As if this weren’t bad enough, the 1980s brought arbitration into the picture. Suddenly, enrollment packages included an agreement to arbitrate any disagreements between you and the insurance company instead of going to court. When you sign an arbitration agreement you are signing away your 7th Amendment right to a civil suit in front of a jury to settle disputes. You do not have to sign this form and most attorneys recommend you do not. So far the only Insurance Company to deny coverage for not signing an arbitration agreement is Cigna and there is a case currently pending in California to decide the legality of this.

At the dawn of our new century, there are calls from all over for Insurance Reform. To some, this is a call for National Healthcare. For others, it is the lifting of Federal restrictions on State’s rights to regulate standards and administrative protocols.

This small glossary listing is from The Cystic Fibrosis Foundation at http://www.cff.org/default.htm.

Kinds of Insurance

Individual Insurance: Policies that provide protection to the policyholder and/or his or her family. Individual and family policies are available through: an insurance agent or broker, the conversion of a group policy, or an open enrollment period at some Blue Cross/Blue Shield companies.

Group Contract: Health insurance provided through an employer or other entity that covers a group of persons as a single unit. Group policies are often available through large organizations such as employers, fraternal or trade organizations.
Some group policies can be extended for a short term when the individual leaves the group through the Consolidated Omnibus Budget Reconciliation Act (COBRA), and may later be converted to an individual policy.

Blanket Contract: Health insurance that covers a class of persons not individually identified. It is used for groups such as athletic teams and for employee travel policies. This type of insurance usually only covers dismemberment and accidental death.

Different Types of Coverage

Indemnity Insurance: Insurance policies through which benefits are paid in a predetermined amount for a covered loss. Usually, the insured person receives services and submits a claim to the insurer, and providers are paid fees for the services rendered.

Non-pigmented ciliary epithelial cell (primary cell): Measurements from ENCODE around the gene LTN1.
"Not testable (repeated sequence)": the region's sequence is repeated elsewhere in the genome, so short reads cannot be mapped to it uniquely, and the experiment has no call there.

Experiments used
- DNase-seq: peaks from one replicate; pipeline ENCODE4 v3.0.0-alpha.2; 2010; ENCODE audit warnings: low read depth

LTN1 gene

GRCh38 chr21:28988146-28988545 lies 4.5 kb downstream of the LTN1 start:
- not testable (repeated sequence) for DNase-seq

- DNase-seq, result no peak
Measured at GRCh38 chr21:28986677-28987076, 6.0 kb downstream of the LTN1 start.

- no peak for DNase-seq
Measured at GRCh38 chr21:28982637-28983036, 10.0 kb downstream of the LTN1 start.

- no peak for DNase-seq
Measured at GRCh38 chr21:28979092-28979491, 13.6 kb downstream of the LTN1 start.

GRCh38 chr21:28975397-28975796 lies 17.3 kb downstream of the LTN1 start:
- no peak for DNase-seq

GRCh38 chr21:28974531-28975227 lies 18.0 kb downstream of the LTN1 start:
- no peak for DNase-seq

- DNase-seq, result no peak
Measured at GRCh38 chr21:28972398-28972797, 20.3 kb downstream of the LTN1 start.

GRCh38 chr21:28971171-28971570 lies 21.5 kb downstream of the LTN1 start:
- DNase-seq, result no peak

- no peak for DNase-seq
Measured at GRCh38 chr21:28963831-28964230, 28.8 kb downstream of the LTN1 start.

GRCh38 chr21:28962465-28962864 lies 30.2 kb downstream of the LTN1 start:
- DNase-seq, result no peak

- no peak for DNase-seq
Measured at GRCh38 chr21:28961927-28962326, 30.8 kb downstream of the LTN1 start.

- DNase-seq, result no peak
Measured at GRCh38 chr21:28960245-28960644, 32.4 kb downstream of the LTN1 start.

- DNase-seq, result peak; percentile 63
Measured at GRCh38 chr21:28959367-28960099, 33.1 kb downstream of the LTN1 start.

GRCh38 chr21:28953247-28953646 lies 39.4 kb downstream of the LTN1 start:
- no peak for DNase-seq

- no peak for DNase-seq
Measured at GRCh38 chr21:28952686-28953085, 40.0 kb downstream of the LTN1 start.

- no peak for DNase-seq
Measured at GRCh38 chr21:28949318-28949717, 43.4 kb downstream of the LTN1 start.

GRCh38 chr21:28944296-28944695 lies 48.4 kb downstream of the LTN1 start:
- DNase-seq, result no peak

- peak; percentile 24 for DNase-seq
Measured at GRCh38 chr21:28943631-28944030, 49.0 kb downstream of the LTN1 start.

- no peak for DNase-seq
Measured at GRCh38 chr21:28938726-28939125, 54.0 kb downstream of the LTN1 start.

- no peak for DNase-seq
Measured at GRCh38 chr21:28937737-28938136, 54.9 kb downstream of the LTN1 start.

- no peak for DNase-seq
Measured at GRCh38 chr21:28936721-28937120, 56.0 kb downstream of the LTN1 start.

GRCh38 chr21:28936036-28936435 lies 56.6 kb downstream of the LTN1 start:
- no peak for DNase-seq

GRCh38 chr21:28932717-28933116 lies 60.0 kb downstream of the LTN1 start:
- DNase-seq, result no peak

Major Medical Expense Insurance: A form of health insurance that provides benefits for most types of medical expenses (surgical, hospital) up to a high maximum benefit. Such contracts may contain internal limits and usually are subject to deductibles and co-insurance costs.

Specific Disease Insurance: Insurance providing a benefit, subject to maximum amount, for expenses incurred in connection with the treatment of specified diseases, such as cancer. These policies are designed to supplement major medical policies.

Prepaid Group Practice Plan: A plan under which specific health services are provided by participating physicians to an enrolled group of persons, with a fixed periodic payment made in advance by or on behalf of each person or family.

Health Maintenance Organization (HMO): A plan that offers a variety of services including physical exams. education, and preventive medicine programs, in exchange for a fixed-monthly premium. An HMO may be an independent company, or it may be sponsored by an employer, insurance company, hospital, union or government agency. Members either select or are assigned a primary care physician who is responsible for all referrals regarding this case.

Independent Practice Association (IPA): Plans that contract with individual practitioners who work at their own offices. Unlike salaried HMO staff, IPA physicians are allowed to treat patients from other health care plans, along with their own fee-for-service patients.

Preferred Provider Organization (PPO): A network of physicians and hospitals that provides an insurance company or employer with discounts for its services. Consumers covered by a PPO are allowed to use providers outside the PPO network, including specialists whenever they choose, for an additional expense.



ERISA in the United States Code: http://www.benefitslink.com/erisa/crossreference.shtml
The Cystic Fibrosis Foundation at http://www.cff.org/default.htm
The Constitution of the United States of America: http://www.access.gpo.gov/congress/senate/constitution/amdt7.html
Life Expectancy Tables: http://www.efmoody.com/estate/lifeexpectancy.html
Blue Cross/ Blue Shield of Texas: http://about.bcbstx.com/company/history.htm
"For our Children" by Christopher E. Angelo